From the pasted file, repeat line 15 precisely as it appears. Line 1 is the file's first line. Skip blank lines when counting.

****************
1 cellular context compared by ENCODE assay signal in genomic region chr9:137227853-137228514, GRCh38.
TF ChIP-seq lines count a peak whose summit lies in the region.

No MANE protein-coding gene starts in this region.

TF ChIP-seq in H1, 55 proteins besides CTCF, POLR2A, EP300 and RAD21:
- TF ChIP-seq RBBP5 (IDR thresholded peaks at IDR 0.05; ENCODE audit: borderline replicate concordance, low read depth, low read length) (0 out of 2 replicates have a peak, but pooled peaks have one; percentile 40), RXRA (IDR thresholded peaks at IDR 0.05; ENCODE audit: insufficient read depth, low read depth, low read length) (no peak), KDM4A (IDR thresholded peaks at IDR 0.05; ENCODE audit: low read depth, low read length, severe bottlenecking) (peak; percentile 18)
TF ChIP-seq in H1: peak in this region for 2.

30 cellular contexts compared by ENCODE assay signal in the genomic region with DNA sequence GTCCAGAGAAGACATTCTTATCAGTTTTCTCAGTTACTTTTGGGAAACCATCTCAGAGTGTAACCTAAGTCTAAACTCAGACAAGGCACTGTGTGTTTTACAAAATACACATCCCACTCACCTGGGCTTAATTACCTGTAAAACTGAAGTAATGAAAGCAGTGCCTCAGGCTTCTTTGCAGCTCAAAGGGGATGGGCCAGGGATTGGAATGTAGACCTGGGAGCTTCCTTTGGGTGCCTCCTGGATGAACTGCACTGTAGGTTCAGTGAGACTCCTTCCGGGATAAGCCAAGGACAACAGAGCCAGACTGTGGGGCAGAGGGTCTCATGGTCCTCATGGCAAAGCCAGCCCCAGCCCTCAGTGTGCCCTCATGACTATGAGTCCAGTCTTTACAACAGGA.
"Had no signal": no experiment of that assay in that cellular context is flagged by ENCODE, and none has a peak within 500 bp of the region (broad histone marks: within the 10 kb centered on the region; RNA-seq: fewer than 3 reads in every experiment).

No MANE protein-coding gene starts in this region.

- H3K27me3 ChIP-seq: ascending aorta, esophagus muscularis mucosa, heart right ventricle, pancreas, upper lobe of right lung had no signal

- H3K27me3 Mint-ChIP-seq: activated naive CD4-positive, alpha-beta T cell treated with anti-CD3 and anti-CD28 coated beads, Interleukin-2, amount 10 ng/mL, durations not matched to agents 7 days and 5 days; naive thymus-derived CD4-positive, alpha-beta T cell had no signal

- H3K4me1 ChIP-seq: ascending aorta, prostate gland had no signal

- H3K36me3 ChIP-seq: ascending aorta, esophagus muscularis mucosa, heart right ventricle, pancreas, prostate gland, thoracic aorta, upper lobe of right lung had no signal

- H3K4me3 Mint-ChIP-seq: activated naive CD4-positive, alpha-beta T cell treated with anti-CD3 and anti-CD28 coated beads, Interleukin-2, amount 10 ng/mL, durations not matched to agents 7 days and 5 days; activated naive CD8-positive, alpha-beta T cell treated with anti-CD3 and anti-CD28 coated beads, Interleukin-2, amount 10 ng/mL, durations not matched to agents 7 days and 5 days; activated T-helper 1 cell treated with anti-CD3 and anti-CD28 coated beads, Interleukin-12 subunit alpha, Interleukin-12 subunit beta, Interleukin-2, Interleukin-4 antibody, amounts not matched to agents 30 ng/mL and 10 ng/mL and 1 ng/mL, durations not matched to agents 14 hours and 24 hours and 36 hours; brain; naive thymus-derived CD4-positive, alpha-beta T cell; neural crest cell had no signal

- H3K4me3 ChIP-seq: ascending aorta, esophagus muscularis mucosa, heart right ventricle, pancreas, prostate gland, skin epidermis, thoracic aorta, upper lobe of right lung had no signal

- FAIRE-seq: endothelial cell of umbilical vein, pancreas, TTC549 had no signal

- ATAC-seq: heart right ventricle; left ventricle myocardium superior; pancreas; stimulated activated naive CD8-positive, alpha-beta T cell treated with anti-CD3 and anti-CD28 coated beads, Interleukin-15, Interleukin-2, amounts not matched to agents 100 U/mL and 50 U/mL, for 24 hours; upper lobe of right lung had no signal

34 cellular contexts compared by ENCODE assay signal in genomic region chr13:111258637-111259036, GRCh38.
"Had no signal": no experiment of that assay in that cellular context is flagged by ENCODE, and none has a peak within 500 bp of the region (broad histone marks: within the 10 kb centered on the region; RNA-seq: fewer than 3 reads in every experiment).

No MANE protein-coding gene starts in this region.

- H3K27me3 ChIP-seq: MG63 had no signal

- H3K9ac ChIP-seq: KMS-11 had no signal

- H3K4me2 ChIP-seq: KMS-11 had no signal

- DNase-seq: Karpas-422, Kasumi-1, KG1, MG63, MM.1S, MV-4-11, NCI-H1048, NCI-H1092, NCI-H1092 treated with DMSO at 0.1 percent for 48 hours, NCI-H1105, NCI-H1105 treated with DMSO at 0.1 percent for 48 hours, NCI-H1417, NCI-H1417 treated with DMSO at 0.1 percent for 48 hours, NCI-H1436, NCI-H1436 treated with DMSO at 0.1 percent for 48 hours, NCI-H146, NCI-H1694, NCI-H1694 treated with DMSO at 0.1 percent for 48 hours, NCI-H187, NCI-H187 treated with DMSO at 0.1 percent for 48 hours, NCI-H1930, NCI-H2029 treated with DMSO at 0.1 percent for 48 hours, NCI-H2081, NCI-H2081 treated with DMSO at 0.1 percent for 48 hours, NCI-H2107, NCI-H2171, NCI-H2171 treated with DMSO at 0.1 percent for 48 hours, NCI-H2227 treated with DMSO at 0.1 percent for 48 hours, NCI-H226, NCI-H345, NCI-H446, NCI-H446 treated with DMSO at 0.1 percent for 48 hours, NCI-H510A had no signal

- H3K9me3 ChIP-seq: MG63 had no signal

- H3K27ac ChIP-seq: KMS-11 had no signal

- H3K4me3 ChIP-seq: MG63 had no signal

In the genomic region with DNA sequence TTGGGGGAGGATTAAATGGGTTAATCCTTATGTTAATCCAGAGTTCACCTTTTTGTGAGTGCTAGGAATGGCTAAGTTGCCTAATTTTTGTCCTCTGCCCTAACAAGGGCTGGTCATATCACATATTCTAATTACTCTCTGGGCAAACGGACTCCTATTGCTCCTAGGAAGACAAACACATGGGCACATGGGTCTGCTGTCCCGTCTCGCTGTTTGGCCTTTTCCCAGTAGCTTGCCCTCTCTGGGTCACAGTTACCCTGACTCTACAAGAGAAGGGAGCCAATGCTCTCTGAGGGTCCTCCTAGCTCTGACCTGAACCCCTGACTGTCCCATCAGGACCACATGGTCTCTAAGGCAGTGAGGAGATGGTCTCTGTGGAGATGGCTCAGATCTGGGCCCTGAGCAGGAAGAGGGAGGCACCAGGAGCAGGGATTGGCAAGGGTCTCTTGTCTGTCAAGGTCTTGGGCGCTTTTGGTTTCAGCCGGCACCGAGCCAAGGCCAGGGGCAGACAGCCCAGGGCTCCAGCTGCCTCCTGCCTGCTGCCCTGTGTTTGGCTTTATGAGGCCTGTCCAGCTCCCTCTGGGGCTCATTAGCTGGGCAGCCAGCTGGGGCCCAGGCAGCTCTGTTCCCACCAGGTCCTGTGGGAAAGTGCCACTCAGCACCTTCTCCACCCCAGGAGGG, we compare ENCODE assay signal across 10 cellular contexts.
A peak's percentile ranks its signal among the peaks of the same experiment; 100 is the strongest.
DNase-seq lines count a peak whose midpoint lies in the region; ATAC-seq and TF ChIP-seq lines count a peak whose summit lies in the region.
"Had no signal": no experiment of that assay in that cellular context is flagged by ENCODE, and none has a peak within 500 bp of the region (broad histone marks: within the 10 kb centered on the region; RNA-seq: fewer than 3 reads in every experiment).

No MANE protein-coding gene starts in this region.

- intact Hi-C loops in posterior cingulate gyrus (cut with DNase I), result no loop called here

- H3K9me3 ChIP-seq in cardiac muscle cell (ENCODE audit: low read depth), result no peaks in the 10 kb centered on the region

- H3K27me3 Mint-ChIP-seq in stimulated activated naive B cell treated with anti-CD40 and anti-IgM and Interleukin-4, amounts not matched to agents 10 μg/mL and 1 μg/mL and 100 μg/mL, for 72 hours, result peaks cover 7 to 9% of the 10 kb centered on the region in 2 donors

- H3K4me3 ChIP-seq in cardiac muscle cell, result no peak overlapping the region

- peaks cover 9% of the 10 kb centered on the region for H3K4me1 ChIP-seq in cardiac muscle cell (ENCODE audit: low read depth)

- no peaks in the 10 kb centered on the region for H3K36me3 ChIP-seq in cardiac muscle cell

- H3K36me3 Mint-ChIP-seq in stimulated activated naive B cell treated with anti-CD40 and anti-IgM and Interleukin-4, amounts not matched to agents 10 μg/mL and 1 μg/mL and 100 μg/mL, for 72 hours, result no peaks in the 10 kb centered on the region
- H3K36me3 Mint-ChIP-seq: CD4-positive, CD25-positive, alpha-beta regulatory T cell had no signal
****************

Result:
- H3K4me3 ChIP-seq: ascending aorta, esophagus muscularis mucosa, heart right ventricle, pancreas, prostate gland, skin epidermis, thoracic aorta, upper lobe of right lung had no signal